McKay Christiansen, 43, a hardcore supporter of former state Sen. Dan Liljenquist (R-Utah), is using unconventional means to cajole 35-year incumbent Sen. Orrin Hatch (R-Utah) into debating his challenger before the June 26 primary.
CNN Politics reports that he has pledged to go on a hunger strike until Hatch decides to debate.
Christiansen said he knows what starving the human body can do, but also thinks it is worth risking his health if he can have an impact on the campaign. At 6 feet, 4 inches tall, and 331 pounds, Christiansen feels that he is in good enough shape to take on a hunger strike.
Many Utahns this time around are less than impressed by the incumbent’s refusal to debate his challengers. Utah’s two leading newspapers, the Deseret News and the Salt Lake Tribune have joined Liljenquist’s campaign in calling on Hatch to debate his opponent.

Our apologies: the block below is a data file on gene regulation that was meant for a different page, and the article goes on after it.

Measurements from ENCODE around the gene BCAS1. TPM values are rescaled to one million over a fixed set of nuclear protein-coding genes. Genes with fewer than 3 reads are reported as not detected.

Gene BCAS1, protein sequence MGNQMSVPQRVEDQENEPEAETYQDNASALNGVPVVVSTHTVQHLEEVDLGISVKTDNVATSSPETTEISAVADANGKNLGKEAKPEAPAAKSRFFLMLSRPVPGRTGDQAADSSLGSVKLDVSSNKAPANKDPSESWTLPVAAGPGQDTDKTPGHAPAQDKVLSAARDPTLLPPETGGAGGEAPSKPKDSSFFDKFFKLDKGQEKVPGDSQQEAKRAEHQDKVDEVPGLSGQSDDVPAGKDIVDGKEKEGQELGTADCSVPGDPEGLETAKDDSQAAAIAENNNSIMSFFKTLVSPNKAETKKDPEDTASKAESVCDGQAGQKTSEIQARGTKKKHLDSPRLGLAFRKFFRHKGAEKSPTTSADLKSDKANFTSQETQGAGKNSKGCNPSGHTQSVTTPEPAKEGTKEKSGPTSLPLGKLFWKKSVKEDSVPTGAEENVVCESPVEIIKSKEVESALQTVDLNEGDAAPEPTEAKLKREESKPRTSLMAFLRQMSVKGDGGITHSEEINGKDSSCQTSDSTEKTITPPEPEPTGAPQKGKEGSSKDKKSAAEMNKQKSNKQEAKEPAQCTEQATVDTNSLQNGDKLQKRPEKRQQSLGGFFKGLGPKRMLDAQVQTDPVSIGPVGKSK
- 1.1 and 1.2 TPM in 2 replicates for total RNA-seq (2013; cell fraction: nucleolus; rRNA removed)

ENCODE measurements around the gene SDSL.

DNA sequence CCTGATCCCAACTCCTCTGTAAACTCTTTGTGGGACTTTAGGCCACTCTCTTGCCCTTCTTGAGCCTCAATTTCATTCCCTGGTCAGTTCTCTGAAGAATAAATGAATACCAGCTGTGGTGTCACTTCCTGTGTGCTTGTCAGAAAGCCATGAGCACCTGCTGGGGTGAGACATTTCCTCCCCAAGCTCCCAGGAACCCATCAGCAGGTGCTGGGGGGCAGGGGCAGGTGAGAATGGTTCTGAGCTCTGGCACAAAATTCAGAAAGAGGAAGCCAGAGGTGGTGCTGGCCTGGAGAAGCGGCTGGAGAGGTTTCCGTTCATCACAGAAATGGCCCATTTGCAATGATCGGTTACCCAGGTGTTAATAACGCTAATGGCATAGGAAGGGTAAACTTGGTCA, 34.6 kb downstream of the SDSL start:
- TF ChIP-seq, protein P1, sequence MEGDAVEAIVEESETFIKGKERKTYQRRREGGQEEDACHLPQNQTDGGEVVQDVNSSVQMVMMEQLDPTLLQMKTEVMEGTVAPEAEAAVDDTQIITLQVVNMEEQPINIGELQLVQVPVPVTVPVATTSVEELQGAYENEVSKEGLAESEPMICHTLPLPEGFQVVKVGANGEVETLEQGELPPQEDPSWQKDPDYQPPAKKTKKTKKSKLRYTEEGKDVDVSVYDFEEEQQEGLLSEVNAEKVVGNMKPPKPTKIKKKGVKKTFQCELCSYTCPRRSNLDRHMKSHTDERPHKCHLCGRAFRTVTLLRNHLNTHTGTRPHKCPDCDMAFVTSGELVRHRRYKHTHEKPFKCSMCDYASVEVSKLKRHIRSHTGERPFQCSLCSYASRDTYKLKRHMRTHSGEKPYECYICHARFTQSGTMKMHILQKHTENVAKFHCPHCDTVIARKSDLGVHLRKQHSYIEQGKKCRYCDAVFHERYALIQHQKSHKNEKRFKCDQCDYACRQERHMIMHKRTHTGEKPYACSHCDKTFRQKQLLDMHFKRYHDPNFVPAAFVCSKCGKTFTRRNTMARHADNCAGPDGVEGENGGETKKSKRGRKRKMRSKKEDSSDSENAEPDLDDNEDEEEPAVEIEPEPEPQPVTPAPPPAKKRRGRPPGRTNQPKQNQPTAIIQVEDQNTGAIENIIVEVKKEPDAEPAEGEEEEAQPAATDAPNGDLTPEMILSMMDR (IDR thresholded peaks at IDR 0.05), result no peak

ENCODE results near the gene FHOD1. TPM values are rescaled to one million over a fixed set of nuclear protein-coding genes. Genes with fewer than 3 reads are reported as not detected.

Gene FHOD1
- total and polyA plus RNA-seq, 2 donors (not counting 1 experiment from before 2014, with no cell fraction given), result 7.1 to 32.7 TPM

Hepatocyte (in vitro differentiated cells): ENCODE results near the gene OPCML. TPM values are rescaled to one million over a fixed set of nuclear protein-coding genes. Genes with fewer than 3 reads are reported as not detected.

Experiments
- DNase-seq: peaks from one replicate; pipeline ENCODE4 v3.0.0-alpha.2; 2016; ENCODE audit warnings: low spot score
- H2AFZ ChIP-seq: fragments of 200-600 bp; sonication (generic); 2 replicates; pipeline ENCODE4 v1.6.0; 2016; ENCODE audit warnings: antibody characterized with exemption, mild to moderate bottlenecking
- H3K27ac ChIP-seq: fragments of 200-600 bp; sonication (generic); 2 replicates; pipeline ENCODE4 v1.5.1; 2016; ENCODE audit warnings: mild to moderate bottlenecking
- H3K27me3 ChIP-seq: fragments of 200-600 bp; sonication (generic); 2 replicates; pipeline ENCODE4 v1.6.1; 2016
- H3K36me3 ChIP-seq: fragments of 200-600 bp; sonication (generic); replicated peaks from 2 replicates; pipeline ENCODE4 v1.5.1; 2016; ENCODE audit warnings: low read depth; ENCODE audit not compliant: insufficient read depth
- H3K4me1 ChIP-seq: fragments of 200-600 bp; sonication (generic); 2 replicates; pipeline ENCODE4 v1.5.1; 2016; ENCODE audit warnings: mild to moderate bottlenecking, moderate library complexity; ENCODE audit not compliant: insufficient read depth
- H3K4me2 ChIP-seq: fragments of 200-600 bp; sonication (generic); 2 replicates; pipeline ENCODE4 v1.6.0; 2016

He has never missed a meal for more than 36 hours at a time, but Christiansen said he is prepared to do what it takes order to get Hatch to comply.
If Hatch does not comply, Christiansen would starve himself for up to 38 days.
Hatch has agreed to a radio debate before the June primary. Hatch’s political opponents criticized even that plan, and said any debate needs to be televised, and it needs to be soon.
“I know this is pretty extreme, but this is an election,” Christensen told CNN. “It’s going to take something extreme to not only get their attention, but to create enough pressure that they’ll have to respond.”
In a statement by the Hatch Campaign, however, it was pointed out that Hatch has already taken part in two debates this election cycle, prior to the state’s party convention in April.
“Our job is to make sure we get our message out, meet with Utahans and voters. Our job isn’t necessarily to get our opponent more press coverage,” according to Hatch spokeswoman Evelyn Call.